In the weeks since The Washington Post published an extensive investigation documenting the diversion of hundreds of millions of dollars from 1,000 nonprofits, one might have expected regulators and others to move swiftly to figure out how to prevent such abuses and punish wrongdoers.
But little of that has happened. Some state officials say they have started reviewing the Post’s work to see whether they should take any action, but they haven’t said much about why they didn’t’ notice the wrongdoing before the newspaper did. And the IRS has been quiet.
Perhaps more predictable, but just as demoralizing, has been the response from the nonprofit world itself. Instead of looking at what has gone wrong at the organizations that lost money to employee embezzlement, unethical financial advisers, and other scams, some nonprofit leaders have attacked the Post, saying it sensationalized the facts.
Tim Delaney, chief executive of the National Council of Nonprofits wrote in The Chronicle that the Post “has overreached to give all nonprofits a black eye” and went on to say the article “gave the misimpression that the nonprofit world is rife with 'financial skullduggery.’”
Even the respected reporter for Nonprofit Quarterly, Rick Cohen, declared that nonprofits are not broken and were not at fault in the diversion; they were simply the victims of unscrupulous investors and employees.
What the critics seem to have forgotten is that nonprofit boards and executive directors have responsibility for the activities of their organizations, including the actions of their employees and investment advisers. We should expect leaders at nonprofits nationwide to be tightening their oversight to assure no unscrupulous activity is occurring. Donors should be demanding nothing less: It is their money that has been diverted in most cases, and when it isn’t, it’ s their tax money that went first to nonprofits and then to con artists.
The news that fraud and embezzlement are widespread at nonprofits should not have come as a surprise to anyone. Perhaps some people are surprised because nonprofit leaders have not been willing to pay attention to the fraud problem and refuse to discuss publicly its ramifications. It is that well-kept secret that the public must know about.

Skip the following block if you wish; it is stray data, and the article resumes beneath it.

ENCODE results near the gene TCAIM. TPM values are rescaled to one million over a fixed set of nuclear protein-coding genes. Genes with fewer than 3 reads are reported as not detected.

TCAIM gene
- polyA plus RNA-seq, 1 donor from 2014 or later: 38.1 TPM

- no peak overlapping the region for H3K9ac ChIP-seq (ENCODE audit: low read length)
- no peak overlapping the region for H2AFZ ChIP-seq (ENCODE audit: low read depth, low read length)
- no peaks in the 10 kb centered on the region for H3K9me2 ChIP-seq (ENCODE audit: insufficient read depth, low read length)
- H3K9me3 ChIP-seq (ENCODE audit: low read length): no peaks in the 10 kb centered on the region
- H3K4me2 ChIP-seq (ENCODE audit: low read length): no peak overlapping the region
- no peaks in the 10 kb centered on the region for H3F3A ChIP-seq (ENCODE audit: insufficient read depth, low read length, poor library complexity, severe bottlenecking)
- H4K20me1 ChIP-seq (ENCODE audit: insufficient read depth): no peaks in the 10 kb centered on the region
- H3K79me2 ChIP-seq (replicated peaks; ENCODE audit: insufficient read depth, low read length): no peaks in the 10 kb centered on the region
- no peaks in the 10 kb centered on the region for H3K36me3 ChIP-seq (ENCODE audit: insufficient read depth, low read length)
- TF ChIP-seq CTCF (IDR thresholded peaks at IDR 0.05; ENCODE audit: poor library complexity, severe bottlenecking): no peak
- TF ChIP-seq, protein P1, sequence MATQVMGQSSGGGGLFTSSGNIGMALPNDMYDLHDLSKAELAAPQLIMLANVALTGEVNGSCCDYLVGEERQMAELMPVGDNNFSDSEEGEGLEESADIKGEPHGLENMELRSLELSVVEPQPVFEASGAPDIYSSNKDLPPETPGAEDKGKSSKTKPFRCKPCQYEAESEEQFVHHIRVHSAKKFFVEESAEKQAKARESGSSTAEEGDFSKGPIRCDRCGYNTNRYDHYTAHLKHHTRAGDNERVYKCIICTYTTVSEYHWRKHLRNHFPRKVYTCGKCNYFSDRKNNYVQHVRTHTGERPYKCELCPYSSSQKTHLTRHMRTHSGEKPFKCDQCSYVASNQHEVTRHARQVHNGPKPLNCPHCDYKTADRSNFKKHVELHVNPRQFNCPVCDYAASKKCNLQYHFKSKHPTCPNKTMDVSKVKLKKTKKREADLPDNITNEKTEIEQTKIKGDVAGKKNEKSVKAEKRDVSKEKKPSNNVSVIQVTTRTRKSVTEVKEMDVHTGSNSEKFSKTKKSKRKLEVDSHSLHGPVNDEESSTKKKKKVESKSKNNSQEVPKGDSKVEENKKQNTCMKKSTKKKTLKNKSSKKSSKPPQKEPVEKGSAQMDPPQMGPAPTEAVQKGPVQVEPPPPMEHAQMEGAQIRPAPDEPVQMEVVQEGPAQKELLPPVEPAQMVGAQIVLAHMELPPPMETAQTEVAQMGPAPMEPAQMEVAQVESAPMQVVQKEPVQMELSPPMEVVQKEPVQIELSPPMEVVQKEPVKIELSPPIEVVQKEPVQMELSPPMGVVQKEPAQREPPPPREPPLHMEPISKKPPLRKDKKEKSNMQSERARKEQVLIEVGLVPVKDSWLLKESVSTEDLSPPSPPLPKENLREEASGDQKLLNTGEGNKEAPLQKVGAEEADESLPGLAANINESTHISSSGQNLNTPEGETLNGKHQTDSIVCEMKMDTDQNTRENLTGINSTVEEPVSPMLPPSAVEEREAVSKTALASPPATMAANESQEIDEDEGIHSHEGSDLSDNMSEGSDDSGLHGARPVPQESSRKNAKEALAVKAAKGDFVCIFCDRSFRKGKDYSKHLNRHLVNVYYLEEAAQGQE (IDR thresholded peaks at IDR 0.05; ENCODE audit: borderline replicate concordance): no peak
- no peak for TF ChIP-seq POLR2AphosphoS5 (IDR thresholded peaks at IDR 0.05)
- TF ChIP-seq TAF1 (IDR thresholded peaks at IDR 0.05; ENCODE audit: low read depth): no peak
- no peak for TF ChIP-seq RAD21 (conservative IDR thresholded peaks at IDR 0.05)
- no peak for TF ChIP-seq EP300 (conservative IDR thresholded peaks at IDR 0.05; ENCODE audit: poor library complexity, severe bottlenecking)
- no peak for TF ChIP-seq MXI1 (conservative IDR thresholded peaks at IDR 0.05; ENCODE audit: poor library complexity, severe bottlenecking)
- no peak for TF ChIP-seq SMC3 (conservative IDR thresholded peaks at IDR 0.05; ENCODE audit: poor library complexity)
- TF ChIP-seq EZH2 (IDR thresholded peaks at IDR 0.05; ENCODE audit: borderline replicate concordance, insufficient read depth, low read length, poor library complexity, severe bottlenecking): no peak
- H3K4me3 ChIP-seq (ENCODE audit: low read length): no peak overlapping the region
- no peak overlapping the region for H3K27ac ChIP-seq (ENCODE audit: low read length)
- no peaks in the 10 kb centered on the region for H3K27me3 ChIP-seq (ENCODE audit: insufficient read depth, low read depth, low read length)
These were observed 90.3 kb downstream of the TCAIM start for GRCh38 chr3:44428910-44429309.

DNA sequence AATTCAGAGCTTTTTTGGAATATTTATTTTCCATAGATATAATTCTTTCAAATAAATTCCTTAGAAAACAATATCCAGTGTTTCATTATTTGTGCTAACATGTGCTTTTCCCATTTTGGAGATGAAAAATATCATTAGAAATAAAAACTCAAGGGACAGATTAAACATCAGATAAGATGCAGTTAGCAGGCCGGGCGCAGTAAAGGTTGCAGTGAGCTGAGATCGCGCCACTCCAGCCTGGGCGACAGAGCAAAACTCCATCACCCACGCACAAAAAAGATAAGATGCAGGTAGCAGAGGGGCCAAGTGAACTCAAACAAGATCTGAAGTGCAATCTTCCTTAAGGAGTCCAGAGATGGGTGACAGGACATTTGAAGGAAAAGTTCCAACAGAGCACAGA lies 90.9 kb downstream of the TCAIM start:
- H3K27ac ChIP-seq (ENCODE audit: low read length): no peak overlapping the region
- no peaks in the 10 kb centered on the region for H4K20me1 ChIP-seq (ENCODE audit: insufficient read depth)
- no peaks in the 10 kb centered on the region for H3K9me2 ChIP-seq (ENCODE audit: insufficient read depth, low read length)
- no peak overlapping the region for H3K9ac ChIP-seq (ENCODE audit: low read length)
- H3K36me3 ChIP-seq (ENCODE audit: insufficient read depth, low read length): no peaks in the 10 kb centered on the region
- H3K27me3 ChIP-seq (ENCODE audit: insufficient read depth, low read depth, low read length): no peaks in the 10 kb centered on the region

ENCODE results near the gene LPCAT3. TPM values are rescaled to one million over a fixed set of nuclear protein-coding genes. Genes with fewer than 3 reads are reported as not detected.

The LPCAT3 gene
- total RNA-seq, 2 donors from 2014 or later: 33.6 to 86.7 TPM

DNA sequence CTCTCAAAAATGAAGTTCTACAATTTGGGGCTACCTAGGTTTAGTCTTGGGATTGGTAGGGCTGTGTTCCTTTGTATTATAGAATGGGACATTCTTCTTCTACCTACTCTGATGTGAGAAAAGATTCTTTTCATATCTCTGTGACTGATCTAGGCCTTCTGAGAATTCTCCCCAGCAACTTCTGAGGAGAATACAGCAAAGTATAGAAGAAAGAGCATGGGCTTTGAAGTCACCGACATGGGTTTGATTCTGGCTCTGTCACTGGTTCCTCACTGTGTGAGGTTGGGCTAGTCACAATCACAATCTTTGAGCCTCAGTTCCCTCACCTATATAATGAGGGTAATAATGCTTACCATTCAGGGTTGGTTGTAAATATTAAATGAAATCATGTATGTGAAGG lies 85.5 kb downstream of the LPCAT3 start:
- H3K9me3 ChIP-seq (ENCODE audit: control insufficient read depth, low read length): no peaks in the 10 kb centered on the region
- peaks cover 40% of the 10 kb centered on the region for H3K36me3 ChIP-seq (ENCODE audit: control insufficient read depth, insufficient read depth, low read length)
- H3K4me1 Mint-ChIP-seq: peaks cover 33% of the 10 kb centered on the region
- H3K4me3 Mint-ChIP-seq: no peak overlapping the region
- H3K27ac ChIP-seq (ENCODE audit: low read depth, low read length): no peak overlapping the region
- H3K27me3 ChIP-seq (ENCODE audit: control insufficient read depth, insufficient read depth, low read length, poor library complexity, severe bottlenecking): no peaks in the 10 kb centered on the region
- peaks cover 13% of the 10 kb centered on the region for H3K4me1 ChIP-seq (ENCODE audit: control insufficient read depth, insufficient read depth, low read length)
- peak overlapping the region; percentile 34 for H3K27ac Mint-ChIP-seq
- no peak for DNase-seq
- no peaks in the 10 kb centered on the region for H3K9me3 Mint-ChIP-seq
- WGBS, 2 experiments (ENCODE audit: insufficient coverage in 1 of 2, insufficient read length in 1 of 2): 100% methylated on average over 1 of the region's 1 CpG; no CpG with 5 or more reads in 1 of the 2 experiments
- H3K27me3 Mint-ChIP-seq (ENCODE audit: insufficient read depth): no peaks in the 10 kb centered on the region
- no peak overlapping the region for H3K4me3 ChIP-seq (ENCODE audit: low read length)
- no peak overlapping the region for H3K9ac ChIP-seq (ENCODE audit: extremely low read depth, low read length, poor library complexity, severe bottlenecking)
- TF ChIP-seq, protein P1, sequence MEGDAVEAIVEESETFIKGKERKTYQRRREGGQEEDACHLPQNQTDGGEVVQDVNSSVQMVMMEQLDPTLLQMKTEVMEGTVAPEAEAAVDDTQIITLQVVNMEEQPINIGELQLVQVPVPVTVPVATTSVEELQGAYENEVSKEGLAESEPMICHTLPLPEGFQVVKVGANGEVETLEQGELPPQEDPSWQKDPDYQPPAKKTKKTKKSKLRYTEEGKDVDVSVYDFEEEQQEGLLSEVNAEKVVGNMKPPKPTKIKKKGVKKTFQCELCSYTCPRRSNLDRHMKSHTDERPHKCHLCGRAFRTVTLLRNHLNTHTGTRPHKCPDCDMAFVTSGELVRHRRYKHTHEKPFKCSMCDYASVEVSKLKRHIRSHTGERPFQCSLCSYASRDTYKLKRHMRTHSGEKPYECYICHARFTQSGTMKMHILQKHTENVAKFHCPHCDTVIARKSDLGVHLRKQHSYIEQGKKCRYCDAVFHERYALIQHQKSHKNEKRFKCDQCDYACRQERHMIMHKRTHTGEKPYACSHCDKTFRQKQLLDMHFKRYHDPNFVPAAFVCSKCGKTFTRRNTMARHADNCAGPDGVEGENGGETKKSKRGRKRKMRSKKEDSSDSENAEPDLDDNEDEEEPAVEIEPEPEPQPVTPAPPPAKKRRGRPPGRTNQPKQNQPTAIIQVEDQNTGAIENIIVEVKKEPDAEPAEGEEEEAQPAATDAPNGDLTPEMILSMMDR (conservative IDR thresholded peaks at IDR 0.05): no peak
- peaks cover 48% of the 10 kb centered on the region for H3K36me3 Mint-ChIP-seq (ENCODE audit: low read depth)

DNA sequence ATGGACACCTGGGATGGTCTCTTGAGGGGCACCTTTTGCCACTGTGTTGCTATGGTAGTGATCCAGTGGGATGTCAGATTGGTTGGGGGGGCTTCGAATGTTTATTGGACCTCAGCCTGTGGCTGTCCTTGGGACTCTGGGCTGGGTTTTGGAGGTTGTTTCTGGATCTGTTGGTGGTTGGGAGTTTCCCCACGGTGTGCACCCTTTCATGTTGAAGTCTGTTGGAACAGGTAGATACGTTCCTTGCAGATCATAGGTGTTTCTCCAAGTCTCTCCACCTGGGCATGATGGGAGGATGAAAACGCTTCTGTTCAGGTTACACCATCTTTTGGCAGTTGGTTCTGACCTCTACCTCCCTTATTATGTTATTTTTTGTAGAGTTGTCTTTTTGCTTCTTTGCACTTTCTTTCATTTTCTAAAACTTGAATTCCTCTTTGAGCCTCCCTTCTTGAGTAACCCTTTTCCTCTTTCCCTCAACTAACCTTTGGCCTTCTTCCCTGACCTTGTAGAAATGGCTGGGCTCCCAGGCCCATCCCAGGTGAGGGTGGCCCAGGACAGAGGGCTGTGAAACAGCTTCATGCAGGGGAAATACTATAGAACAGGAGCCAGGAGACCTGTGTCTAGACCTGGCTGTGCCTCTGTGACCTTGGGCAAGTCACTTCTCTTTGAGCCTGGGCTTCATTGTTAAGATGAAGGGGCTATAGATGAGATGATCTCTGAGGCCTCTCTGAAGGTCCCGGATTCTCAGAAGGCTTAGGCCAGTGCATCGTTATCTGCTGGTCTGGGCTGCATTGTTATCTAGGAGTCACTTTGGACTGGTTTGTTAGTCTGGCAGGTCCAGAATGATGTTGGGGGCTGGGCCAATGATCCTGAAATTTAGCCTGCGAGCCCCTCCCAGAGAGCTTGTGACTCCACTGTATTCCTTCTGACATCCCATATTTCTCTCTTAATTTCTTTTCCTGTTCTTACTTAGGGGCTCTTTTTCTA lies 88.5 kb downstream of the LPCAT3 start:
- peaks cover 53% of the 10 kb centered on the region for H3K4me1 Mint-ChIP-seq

The extent of fraud is high. Bart Bevers, a former Texas inspector general, estimates that $50-billion a year is lost in nonprofit fraud. No wonder Ken Berger, president of Charity Navigator, told Fox News, “My five years at Charity Navigator has only reinforced my impression that the problem of nonprofit fraud as well as questionable activities is significant, and the sector has yet to take it as seriously as it should.”
Policy makers also seem to have missed the lesson of the Post’s reporting.
The newspaper based its work on the answers nonprofits gave to a simple question on the informational tax returns they are required to file annually with the IRS: “Did the organization become aware during the year of a significant diversion of the organization’s assets?”
But what is clear from the article is that the groups that reported the diversion faced little questioning from either the public or regulators and probably thought nobody would pay attention to the checked box on the IRS form.
The Post study confirms that a major assumption about nonprofit policy is wrong. While many people think transparency and greater openness deter wrongdoing, they do not by themselves bring about better behavior and public accountability. To be effective, they must be accompanied by tough and appropriate enforcement efforts.
That is clearly not happening. The IRS conducts investigations into very few tax returns; it has too few people to enforce regulations that could reduce charity fraud.
Already the Post’s work has prompted an investigation from several Congressional leaders. But that is unlikely to lead to much. One of the people leading the charge is Senator Charles Grassley, an indefatigable, vocal champion of nonprofit accountability. While the Iowa Republican is always quick to call attention to abuses, often issuing news releases and tough letters to nonprofits he thinks are at fault, he has done little in recent years to introduce legislation or take other steps that would make a real difference.
What’s really needed is a tougher stance among regulators and more money for them to hire the staff they need to find and punish people who are pulling off scams that cost nonprofits—and by extension their donors—millions and millions of dollars.
The persistence of charity fraud endangers the integrity and reputation of the nonprofit world as well as its ability to attract substantial private donations. The Washington Post deserves praise for exposing and publicizing abuses that all organizations should be working to prevent. It is now up to nonprofit leaders, regulators, and Congress to remedy the situation.